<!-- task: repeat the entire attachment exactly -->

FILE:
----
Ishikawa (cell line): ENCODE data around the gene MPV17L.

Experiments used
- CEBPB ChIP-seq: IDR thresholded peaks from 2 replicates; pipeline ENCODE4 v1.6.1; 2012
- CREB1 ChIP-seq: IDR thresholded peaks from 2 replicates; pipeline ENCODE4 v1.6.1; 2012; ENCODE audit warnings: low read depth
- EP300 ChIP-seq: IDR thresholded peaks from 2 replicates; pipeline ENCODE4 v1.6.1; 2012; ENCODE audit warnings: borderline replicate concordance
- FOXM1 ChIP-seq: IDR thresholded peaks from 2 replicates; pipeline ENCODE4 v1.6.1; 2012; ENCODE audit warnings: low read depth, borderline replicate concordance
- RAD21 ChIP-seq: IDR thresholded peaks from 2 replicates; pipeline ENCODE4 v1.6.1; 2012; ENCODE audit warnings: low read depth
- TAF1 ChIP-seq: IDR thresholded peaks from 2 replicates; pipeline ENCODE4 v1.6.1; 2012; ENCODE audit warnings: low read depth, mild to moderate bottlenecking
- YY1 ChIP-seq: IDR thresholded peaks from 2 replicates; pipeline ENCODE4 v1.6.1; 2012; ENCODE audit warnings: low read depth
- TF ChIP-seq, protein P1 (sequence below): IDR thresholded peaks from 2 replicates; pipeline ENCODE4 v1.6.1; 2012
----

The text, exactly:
Ishikawa (cell line): ENCODE data around the gene MPV17L.

Experiments used
- CEBPB ChIP-seq: IDR thresholded peaks from 2 replicates; pipeline ENCODE4 v1.6.1; 2012
- CREB1 ChIP-seq: IDR thresholded peaks from 2 replicates; pipeline ENCODE4 v1.6.1; 2012; ENCODE audit warnings: low read depth
- EP300 ChIP-seq: IDR thresholded peaks from 2 replicates; pipeline ENCODE4 v1.6.1; 2012; ENCODE audit warnings: borderline replicate concordance
- FOXM1 ChIP-seq: IDR thresholded peaks from 2 replicates; pipeline ENCODE4 v1.6.1; 2012; ENCODE audit warnings: low read depth, borderline replicate concordance
- RAD21 ChIP-seq: IDR thresholded peaks from 2 replicates; pipeline ENCODE4 v1.6.1; 2012; ENCODE audit warnings: low read depth
- TAF1 ChIP-seq: IDR thresholded peaks from 2 replicates; pipeline ENCODE4 v1.6.1; 2012; ENCODE audit warnings: low read depth, mild to moderate bottlenecking
- YY1 ChIP-seq: IDR thresholded peaks from 2 replicates; pipeline ENCODE4 v1.6.1; 2012; ENCODE audit warnings: low read depth
- TF ChIP-seq, protein P1 (sequence below): IDR thresholded peaks from 2 replicates; pipeline ENCODE4 v1.6.1; 2012